From the Wire

Best New Fantasy Books for Your Book Club

Though my tastes have changed over the years, one thing that has always been true (at least, since I started reading) is that I love fantasy. I used to be more of a dragons and chosen hero type girlie — I mean, who wasn’t once? — but these days, I favor the softly weird, the speculative, and lore-based fantasy.

Even if your book club doesn’t normally discuss fantasy books, I think you should start. The ones I rounded up here have various levels of the fantastical. Some are more fabulist, with subtle escapes from the mundane, while others are full-on time travel romances. Whatever “level” of fantasy you decide on, these books will help to take you and your book club out of the usual and to a place where life can be reconsidered in novel ways.

Nibbles and Sips: Cheese-Stuffed Garlic Bread Pepperoni Pizza Bites

This is such an easy but delicious-sounding recipe. For it, you’ll need a can of biscuits, a package of pepperoni, cheese of your choosing (swiss, cheddar, mozzarella, etc.), butter, egg, fresh basil, and fresh garlic.

Chop up your cheese and pepperoni (or just the cheese, if you want to keep it vegetarian), spread the biscuits out a bit and stuff your filling in each one, brush the rolls with an egg wash, and bake at 350 degrees.

For the full instructions, visit @Chef_Tyler’s YouTube page.

cover of The Emperor and the Endless Palace; wildly colorful illustration of mountains, oceans, clouds, trees, a dragon, and a large jungle cat

The Emperor and the Endless Palace by Justinian Huang

Across multiple timelines and lives, two men are reborn, each life proving to them the eternity of love. A young emperor gets seduced by a courtier in 4 BCE, an innkeeper helps a mysterious visitor in 1740, and a college student meets an intriguing stranger in modern-day L.A.

Honestly, if they’re not willing to be reborn and traverse timelines, do they even love you?

cover of The Djinn Waits a Hundred Years by Shubnum Khan

The Djinn Waits a Hundred Years by Shubnum Khan

First off, this is giving Rebecca meets the movie Three Thousand Years of Longing (starring Idris Elba and Tilda Swinton, if you’re unfamiliar). It centers around Sana, who, along with her father, is one of the latest inhabitants of the once-grand Akbar Manzil, an estate off the coast of South Africa. Usually, the estate is a place where people go to forget themselves, even going so far as to ignore the estate’s uncanny qualities — like bones in the garden and mysterious moving figures — but Sana becomes obsessed with the contents of a forgotten room. The room’s pictures, diary, and other artifacts tell Sana of Akbar Manzil’s original owner’s second wife, who died a hundred years ago. As she dives deeper into the woman’s life, a djinn watches her from the shadows.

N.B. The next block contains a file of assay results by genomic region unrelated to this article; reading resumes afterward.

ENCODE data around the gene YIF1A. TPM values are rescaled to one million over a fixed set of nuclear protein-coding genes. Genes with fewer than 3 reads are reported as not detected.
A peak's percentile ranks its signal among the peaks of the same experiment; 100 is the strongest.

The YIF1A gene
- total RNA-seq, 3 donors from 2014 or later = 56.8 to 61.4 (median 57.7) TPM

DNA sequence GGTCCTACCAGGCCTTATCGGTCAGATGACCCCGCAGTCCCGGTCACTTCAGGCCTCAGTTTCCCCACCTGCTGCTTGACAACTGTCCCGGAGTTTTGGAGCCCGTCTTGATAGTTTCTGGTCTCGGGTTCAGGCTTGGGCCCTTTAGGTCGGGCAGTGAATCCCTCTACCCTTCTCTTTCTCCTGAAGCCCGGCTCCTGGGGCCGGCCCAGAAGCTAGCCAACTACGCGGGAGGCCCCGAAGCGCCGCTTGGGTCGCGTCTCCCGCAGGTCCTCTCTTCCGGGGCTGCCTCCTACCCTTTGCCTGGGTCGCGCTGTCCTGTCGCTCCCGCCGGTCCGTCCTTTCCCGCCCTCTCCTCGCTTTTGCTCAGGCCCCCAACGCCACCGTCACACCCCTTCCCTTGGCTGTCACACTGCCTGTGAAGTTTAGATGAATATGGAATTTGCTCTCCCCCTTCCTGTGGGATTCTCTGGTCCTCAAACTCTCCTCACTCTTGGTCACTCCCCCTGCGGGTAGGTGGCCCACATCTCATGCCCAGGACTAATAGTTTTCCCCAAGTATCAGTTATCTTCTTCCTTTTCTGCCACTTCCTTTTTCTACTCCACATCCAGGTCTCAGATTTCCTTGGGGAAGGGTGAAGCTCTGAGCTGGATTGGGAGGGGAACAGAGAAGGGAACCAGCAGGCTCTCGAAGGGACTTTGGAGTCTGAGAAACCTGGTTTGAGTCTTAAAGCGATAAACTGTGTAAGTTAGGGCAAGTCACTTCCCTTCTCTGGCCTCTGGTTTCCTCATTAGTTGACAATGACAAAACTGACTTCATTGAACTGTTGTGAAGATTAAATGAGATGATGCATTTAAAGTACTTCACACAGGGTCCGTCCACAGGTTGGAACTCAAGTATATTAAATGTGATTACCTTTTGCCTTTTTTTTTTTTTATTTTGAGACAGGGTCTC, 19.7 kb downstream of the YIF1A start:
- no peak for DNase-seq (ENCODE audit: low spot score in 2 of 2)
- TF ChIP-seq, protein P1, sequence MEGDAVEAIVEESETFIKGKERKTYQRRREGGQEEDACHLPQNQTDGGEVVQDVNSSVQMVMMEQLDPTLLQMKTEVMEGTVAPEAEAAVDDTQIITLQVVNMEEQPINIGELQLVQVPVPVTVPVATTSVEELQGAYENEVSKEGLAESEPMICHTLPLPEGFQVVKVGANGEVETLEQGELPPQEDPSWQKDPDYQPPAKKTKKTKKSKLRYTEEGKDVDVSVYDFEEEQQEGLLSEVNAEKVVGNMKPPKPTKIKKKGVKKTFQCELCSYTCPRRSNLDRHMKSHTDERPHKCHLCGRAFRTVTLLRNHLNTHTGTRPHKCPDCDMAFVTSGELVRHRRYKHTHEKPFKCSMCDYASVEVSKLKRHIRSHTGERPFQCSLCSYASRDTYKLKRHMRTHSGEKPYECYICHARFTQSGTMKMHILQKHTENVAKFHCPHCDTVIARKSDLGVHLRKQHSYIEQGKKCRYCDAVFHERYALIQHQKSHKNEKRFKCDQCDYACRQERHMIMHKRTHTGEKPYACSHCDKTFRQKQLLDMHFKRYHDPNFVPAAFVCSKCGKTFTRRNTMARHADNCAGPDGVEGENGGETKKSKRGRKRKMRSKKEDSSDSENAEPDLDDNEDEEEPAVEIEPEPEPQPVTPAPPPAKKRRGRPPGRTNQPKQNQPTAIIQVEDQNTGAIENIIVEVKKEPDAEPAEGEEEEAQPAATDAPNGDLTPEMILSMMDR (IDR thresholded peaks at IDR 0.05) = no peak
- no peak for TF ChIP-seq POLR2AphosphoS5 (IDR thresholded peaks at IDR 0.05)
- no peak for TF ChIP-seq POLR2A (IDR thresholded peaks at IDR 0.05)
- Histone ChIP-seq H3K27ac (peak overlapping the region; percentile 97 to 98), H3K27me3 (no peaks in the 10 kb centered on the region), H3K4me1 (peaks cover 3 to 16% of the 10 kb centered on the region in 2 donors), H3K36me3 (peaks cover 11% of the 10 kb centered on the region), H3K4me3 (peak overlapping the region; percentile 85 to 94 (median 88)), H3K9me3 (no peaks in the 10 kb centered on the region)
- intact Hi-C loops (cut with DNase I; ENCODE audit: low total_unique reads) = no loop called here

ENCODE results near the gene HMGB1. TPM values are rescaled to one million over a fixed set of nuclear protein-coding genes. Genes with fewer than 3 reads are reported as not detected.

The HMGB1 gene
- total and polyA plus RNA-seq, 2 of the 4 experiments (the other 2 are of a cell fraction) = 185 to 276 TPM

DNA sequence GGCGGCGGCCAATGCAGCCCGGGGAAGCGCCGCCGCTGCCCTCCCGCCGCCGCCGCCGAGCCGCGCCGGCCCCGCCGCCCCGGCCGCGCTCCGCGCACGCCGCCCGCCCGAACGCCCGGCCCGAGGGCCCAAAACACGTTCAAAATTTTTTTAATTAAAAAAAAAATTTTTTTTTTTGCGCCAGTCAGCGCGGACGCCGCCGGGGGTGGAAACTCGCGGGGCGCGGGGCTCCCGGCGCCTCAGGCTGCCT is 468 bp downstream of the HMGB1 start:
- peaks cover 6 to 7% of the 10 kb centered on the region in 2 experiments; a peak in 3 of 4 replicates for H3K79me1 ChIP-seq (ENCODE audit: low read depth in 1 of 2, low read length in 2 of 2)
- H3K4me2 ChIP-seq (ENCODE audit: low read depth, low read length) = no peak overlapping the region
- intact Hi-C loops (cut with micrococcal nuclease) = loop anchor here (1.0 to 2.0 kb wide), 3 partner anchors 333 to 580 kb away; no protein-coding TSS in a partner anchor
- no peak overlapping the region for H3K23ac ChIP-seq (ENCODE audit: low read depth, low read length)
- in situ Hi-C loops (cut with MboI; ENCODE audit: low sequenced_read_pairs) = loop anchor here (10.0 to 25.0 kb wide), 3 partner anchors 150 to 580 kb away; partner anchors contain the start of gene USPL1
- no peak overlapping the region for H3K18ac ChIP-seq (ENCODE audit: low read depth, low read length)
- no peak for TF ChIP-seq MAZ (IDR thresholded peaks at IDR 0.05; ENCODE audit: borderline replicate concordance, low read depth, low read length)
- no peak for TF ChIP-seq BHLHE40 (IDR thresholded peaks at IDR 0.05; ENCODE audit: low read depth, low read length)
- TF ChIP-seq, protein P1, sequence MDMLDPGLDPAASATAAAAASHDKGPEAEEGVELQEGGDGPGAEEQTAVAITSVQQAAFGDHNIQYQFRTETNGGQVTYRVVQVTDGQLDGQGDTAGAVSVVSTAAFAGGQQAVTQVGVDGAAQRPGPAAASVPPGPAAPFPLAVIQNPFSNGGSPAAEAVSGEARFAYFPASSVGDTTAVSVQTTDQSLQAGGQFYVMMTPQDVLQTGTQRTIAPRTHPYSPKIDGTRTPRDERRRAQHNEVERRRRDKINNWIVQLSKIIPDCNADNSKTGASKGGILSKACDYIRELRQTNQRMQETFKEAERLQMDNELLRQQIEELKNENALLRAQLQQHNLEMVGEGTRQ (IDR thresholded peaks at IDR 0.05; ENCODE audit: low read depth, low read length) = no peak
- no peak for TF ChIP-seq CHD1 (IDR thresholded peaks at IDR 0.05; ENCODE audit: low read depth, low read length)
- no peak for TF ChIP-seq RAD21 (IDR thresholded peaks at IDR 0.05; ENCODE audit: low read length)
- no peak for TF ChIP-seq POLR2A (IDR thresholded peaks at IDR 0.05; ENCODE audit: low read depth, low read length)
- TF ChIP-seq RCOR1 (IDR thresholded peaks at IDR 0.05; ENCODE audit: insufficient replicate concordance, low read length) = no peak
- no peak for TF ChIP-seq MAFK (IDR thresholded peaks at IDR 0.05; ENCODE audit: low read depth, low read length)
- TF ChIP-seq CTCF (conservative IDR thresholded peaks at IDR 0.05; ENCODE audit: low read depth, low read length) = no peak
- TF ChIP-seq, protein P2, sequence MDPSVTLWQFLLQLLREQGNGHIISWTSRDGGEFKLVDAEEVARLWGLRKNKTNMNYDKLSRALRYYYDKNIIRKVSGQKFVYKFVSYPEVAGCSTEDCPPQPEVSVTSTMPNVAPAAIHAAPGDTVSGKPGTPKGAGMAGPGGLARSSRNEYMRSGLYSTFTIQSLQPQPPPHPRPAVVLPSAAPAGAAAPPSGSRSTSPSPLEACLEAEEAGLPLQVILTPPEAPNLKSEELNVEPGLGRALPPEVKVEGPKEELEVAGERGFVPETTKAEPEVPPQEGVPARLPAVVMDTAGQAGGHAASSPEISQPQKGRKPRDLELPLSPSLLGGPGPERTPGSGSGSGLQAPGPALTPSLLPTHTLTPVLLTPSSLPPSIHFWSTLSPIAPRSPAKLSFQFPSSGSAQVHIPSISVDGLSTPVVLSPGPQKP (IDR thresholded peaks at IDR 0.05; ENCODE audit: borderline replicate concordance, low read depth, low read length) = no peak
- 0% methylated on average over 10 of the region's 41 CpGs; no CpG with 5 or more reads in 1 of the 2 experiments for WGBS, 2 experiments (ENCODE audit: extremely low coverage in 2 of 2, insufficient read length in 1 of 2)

cover of The Unmaking of June Farrow by Adrienne Young

The Unmaking of June Farrow by Adrienne Young

From the author of Spells for Forgetting comes another subtly fantastical story. This time, June Farrow waits for her family’s curse to find her in a small mountain town. The women of her family are known for their flower farm, just as they are known for the curse that haunts them — a curse thought to be the cause of June’s mother’s disappearance years ago. Now that June has started hearing and seeing things that others can’t, she knows the curse is at her door. She’s also ready to do anything to be free of it.

cover of Jonathan Abernathy, You Are Kind by Molly McGhee

Jonathan Abernathy You Are Kind by Molly McGhee

Jonathan Abernathy is feeling that debt-fueled existential crisis many of us have felt, but he gets a potential out in the form of a government loan forgiveness program. And it’s for a job that he can do in his sleep…or other people’s. The generally oblivious Jonathan becomes a dream auditor and enters people’s dreams to remove anxieties and any other elements that might disrupt their work. For a time, he convinces himself that he’s doing them a service, but the existential dread creeps back in as he questions the morality of it all. With how accurate some dystopian stories have been in the past, and reading the plot for this, I just want to say: “Please don’t give them any more ideas.”

island witch book cover

Island Witch by Amanda Jayatissa

In this Sri Lankan-inspired gothic story, Amara is the daughter of a traditional demon-priest, who was respected by the other townspeople before a new religion came in with the British colonizers. Now, men are being attacked in the jungle, and Amara’s father stands accused. She’ll have to solve the mystery of the strange happenings to clear her father’s name…but there’s also the issue of the connection she has to what’s going on.


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